After Lebanon, US must redefine 'vital national interest'
Washington is enjoying a much-needed pause for reflection about the matter of using military power in support of foreign policy. The affair of Lebanon underlined the importance of a better understanding of how, when, in what way, and under what conditions it can be used to advantage.
Lebanon was a case in which President Reagan wanted a strong, united, and pro-Israel ally. He sent 1,800 Marines to the coastal plain of Lebanon to that end. He called Lebanon a ''vital national interest.'' He said that failure to set up a strong, united Lebanon could have ''disastrous results worldwide.''
Well, over the past week the Lebanon operation wound down. The Marines were offshore with the fleet, except for an embassy guard and a training mission for the Lebanese Army. President Gemayel went to Damascus and, in effect, bent the knee to Syria's President Assad. The ''Syrianization'' of Lebanon was under way.
Were there ''disastrous worldwide consequences''? If so, they were not evident. Had a ''vital national interest'' been lost? If so, no one seemed to notice.
Rhetorical inflation of the importance of imposing an American preference on Lebanon caused an unnecessary humiliation. A truly ''vital'' interest is something a country is ready and willing to fight for to the death. What is ''vital'' to the United States?
Friendly neighbors to the north and south are vital. Control of air and sea lanes to allies in Europe and Asia are probably vital. Some would say that Central America is vital. The survival of a free and friendly Western Europe would be high on the list.
The US would fight for any of those places or conditions, and would have the support of Congress and public opinion in doing so. But equally obviously, what happens in Lebanon is not on the same scale. The US will continue to be an influence in the Middle East in spite of Amin Gemayel having to accept his authority from Damascus rather than from Washington.
The main meaning of the loss of Lebanon to Syria is that someday the US will find itself negotiating with Syria. A continuing American goal in the Middle East is a comprehensive and lasting peace between Israel and its Arab neighbors. Syria has become the most important and influential of those neighbors. There can be no comprehensive and lasting peace between Israel and its neighbors now without the participation of Syria.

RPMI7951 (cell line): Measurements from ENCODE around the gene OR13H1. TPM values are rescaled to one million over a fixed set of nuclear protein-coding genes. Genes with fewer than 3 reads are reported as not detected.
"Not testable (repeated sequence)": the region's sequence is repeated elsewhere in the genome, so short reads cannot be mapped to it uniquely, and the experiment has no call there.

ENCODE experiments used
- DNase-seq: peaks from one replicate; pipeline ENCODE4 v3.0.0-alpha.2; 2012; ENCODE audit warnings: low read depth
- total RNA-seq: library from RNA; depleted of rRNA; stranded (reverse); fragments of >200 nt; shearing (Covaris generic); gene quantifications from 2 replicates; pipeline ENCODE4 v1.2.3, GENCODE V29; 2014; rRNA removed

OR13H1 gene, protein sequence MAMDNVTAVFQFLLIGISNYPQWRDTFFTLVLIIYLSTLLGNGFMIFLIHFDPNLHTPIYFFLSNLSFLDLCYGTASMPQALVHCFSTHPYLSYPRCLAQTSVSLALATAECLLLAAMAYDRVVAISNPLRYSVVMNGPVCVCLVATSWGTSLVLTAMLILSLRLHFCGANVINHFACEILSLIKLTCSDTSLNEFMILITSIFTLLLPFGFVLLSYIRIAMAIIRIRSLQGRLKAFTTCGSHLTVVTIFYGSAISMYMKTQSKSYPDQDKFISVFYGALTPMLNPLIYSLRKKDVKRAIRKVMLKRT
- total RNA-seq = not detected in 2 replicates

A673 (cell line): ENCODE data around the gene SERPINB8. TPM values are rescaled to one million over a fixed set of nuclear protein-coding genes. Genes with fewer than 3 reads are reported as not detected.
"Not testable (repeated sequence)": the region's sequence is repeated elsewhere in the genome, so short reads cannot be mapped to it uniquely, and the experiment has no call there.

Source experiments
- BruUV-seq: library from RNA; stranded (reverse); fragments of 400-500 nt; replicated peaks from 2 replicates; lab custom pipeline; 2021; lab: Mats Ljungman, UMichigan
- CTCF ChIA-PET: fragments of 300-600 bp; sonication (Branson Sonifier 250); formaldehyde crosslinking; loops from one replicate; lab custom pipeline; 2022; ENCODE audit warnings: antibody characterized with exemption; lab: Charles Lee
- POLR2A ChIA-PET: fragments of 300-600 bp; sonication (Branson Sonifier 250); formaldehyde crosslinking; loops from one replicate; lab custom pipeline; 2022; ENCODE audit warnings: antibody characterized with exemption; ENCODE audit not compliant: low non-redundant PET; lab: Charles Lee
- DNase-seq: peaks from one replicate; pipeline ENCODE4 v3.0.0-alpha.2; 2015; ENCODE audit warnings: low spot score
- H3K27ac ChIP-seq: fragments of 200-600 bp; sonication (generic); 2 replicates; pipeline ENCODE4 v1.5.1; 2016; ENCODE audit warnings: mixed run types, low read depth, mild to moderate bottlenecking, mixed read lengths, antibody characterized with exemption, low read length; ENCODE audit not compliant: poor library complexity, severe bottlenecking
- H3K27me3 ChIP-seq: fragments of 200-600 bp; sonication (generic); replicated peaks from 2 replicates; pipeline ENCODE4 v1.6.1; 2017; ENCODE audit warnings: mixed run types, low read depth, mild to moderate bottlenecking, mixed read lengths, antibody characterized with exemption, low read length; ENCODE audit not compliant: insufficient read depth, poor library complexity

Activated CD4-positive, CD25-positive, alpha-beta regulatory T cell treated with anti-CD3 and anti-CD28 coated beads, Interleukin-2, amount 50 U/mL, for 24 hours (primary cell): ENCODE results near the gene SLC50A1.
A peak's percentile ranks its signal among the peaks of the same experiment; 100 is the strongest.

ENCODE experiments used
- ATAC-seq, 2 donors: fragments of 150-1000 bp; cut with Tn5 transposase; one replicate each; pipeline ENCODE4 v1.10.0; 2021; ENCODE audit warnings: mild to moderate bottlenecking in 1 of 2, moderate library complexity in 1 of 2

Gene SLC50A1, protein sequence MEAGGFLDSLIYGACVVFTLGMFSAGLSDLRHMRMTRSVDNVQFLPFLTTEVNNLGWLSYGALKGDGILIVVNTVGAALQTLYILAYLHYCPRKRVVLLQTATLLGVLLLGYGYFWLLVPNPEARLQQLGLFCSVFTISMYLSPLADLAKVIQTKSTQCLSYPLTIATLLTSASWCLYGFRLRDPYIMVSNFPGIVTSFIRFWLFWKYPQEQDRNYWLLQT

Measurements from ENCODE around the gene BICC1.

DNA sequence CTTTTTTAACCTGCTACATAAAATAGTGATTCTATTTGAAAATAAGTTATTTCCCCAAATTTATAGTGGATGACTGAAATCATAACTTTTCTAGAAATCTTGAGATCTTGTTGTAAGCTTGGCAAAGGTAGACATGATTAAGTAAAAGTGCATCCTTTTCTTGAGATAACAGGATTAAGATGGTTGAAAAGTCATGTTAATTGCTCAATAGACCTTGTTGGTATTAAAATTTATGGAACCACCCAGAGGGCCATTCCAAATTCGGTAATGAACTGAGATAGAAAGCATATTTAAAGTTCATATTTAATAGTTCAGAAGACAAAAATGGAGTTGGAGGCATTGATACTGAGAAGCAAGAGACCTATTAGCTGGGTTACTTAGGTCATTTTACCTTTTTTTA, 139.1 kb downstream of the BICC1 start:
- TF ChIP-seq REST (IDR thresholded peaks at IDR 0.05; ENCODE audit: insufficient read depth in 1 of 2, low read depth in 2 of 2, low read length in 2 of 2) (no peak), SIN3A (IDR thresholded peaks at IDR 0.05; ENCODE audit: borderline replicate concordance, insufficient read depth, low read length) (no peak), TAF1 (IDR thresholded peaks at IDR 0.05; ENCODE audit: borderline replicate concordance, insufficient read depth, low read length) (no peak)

This is an inconvenience for Washington. Had the policy of setting up Mr. Gemayel as the leader of all of Lebanon succeeded, Syria's interests would have been less important. A lower price would have had to be paid for Syrian acceptance of peace with Israel.
One anxiety at the White House during all this was that failure in Lebanon would mean less respect for the United States in other parts of the world. The US has enormous military power. Is it unable to use it in places like Lebanon just because Congress and public opinion wanted the Marines out?
The key fact in the Lebanon story is that Congress and public opinion did not perceive Lebanon as being a truly ''vital'' national interest. The assertion that it was vital was unconvincing. Perhaps the most important lesson is that Mr. Reagan can use the armed forces of the United States effectively and decisively without first convincing public opinion and Congress that the issue is truly vital.
Another lesson is that when operating in parts of the world as complex and remote from normal American life as the Middle East, it is prudent to employ people with knowledge of the area. A friendly Western diplomat commented that the Lebanon operation was run without a single person in the higher levels of planning and decision who had ever served in the Middle East.
That absence of area knowledge probably explains why it was assumed that a combination of 1,800 Marines plus the Israeli armed forces would be sufficient to persuade Syria to do what Washington wished it to do.